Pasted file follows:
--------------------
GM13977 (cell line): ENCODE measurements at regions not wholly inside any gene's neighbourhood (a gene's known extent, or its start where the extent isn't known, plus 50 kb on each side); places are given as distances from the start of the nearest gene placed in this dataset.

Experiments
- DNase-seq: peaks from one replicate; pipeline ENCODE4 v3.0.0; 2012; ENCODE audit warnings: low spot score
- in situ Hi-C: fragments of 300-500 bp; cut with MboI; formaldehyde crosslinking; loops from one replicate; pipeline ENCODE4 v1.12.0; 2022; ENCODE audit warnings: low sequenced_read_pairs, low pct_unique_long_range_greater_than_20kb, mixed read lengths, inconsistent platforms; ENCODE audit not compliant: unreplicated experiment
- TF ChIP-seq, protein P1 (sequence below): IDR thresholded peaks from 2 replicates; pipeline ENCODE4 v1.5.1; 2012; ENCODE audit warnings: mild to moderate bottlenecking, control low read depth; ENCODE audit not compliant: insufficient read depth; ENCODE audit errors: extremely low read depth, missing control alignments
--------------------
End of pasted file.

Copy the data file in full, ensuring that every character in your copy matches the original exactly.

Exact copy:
GM13977 (cell line): ENCODE measurements at regions not wholly inside any gene's neighbourhood (a gene's known extent, or its start where the extent isn't known, plus 50 kb on each side); places are given as distances from the start of the nearest gene placed in this dataset.

Experiments
- DNase-seq: peaks from one replicate; pipeline ENCODE4 v3.0.0; 2012; ENCODE audit warnings: low spot score
- in situ Hi-C: fragments of 300-500 bp; cut with MboI; formaldehyde crosslinking; loops from one replicate; pipeline ENCODE4 v1.12.0; 2022; ENCODE audit warnings: low sequenced_read_pairs, low pct_unique_long_range_greater_than_20kb, mixed read lengths, inconsistent platforms; ENCODE audit not compliant: unreplicated experiment
- TF ChIP-seq, protein P1 (sequence below): IDR thresholded peaks from 2 replicates; pipeline ENCODE4 v1.5.1; 2012; ENCODE audit warnings: mild to moderate bottlenecking, control low read depth; ENCODE audit not compliant: insufficient read depth; ENCODE audit errors: extremely low read depth, missing control alignments